The federal government has made it easier than ever to borrow money for higher education - saddling a generation with crushing debts and inflating a bubble that could bring down the economy

"We're doing the worst thing people can do: lying to our young. Nobody, not even this president, who was swept to victory in large part by the raw enthusiasm of college kids, has the stones to tell the truth: that a lot of them will end up being pawns in a predatory con game designed to extract the equivalent of home-mortgage commitment from 17-year-olds dreaming of impossible careers as nautical archaeologists or orchestra conductors."

August 12, 2013

Hyperloop Alpha Coming Soon

$20 for a 35 minute trip from SF to LA.

Hats off to Elon Musk once again.

August 11, 2013

Demonizing processed food may be dooming many to obesity and disease. Could embracing the drive-thru make us all healthier?

August 10, 2013

Our latest podcast is called “Should Tipping Be Banned?” (You can download/subscribe at iTunes, get the RSS feed, or listen via the media player above. You can also read the transcript; it includes credits for the music you’ll hear in the episode.)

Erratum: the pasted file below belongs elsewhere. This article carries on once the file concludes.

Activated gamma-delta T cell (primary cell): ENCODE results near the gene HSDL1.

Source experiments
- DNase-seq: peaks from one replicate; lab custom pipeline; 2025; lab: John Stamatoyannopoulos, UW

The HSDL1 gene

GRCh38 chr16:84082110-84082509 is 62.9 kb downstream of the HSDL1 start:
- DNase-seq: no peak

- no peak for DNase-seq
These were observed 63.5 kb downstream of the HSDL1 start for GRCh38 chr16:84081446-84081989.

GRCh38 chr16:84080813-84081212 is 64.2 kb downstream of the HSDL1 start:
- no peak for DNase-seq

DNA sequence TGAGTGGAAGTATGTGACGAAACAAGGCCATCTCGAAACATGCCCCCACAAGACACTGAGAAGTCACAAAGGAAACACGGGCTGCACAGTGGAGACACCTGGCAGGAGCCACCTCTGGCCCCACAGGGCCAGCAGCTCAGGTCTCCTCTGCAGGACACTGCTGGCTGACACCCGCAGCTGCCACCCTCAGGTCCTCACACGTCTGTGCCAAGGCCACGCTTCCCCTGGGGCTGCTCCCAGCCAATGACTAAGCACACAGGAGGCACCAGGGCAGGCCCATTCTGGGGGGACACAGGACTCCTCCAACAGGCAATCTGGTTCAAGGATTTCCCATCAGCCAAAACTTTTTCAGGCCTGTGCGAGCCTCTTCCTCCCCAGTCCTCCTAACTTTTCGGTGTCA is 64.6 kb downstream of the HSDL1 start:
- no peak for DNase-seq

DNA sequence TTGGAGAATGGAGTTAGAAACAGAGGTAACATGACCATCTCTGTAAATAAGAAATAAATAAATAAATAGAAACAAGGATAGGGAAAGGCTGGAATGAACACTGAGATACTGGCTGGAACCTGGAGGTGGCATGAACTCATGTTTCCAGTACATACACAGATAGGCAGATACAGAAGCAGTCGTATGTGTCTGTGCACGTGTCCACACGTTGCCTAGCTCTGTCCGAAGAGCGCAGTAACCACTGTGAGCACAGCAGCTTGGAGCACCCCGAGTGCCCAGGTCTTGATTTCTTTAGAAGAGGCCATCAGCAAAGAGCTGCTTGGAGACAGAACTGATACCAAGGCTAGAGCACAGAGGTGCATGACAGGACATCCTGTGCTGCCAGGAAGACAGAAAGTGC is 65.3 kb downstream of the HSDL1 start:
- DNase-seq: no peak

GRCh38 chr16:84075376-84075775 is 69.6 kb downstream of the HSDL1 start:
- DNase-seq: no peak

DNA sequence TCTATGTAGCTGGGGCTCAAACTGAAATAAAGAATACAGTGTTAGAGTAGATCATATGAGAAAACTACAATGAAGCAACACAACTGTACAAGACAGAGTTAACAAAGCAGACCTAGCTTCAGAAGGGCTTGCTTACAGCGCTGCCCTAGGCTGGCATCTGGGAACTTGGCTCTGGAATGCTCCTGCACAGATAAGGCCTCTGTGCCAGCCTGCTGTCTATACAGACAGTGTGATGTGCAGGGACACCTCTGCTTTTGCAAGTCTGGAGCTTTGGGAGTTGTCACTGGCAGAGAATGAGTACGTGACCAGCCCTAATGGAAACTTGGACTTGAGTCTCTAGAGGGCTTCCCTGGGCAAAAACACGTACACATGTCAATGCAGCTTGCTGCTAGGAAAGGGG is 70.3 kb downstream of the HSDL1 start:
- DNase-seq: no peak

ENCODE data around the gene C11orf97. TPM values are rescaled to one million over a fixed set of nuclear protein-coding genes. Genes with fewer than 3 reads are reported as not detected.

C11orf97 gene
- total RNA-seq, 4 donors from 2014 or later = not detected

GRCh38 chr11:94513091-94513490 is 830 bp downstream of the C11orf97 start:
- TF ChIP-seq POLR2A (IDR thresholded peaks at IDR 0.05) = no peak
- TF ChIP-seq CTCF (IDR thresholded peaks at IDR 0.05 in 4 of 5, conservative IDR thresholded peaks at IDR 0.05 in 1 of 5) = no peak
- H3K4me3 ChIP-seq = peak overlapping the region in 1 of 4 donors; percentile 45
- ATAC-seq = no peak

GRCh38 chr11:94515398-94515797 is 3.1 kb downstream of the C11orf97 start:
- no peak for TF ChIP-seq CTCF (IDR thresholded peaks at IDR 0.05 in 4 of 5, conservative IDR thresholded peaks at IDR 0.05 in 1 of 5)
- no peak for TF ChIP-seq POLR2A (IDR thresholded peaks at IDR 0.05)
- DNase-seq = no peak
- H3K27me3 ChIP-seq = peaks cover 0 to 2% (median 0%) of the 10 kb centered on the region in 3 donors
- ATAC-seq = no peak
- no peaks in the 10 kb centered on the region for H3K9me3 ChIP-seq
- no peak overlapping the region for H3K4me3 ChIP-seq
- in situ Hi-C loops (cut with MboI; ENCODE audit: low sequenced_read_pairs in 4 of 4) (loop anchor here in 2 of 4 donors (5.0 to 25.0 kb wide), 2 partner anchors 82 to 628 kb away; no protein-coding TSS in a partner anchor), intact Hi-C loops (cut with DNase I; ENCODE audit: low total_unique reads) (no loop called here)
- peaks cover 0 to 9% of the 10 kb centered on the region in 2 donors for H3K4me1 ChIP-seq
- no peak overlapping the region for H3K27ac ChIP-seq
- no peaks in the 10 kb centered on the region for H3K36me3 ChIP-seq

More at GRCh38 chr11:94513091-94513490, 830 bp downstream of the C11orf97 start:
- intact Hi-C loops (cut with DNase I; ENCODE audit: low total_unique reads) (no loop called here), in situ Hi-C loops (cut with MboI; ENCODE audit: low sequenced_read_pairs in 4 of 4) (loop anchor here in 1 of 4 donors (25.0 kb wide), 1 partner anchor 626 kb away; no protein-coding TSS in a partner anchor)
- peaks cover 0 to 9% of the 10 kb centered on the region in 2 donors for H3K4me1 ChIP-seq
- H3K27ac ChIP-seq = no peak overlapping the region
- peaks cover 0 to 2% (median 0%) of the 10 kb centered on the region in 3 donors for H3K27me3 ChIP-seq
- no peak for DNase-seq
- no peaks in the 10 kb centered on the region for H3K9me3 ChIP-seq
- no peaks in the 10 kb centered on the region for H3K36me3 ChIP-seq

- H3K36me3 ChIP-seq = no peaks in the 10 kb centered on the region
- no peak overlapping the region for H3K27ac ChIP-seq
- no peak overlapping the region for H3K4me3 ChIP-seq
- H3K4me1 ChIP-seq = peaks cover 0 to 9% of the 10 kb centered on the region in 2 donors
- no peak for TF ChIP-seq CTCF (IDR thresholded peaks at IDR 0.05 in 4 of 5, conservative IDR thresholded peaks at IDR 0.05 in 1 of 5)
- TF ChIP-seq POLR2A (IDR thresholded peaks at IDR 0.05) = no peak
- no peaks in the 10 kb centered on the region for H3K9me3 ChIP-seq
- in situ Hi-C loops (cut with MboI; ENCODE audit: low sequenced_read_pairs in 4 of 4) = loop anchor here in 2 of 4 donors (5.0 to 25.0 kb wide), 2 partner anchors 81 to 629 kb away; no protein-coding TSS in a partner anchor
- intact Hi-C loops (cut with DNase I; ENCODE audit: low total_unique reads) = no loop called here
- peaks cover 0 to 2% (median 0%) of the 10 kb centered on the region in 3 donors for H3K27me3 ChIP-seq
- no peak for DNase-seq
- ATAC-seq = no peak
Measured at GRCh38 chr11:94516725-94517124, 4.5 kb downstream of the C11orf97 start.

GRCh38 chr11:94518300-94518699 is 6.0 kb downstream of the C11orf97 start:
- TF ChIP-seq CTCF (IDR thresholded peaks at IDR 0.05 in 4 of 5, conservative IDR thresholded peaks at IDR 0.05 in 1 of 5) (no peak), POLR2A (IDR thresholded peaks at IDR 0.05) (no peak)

"Because Lynn has largely built his career around tipping, it came as a bit of a surprise when Stephen Dubner asked him what he would change about the practice:

LYNN: You know, I think I would outlaw it."

August 9, 2013

Are you having trouble writing tech-savvy dialogue for your latest screenplay? Worry not! at the press of a button, we'll provide you with the highest quality, Hollywood-grade technical jargon! Repeat as necessary to generate pages upon pages of techno-babble for the nerdy characters in your script: